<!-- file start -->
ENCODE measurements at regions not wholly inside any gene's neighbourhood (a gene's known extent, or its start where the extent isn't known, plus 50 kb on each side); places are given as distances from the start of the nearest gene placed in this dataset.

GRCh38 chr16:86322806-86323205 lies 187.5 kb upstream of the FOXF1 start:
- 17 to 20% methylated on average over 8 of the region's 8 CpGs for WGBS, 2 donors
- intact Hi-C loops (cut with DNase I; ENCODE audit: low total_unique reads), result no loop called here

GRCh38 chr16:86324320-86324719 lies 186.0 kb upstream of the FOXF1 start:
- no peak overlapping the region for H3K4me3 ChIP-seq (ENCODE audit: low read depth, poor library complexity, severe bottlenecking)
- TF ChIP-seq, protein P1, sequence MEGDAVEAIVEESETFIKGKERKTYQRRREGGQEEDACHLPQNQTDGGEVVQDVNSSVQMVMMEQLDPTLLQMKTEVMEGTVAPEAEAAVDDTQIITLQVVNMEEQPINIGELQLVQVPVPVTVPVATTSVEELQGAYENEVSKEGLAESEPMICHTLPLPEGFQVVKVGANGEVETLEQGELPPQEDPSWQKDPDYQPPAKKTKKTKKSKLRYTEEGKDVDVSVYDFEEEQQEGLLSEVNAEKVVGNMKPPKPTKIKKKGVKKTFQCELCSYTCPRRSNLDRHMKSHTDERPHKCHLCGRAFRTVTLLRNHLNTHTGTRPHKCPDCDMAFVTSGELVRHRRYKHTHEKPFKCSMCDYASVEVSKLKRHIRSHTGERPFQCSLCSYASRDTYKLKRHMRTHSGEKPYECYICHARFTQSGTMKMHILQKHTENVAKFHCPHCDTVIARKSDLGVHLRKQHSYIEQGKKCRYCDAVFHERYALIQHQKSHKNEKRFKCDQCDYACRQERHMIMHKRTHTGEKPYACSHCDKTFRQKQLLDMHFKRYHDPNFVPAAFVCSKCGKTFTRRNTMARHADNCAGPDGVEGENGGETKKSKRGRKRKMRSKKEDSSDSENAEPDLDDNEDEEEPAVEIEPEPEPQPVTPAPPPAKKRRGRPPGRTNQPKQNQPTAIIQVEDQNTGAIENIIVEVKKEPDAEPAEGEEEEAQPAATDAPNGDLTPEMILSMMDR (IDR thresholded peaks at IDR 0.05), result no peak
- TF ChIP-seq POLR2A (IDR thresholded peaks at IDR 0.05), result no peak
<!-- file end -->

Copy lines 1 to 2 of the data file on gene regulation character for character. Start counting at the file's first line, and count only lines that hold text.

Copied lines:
ENCODE measurements at regions not wholly inside any gene's neighbourhood (a gene's known extent, or its start where the extent isn't known, plus 50 kb on each side); places are given as distances from the start of the nearest gene placed in this dataset.

GRCh38 chr16:86322806-86323205 lies 187.5 kb upstream of the FOXF1 start: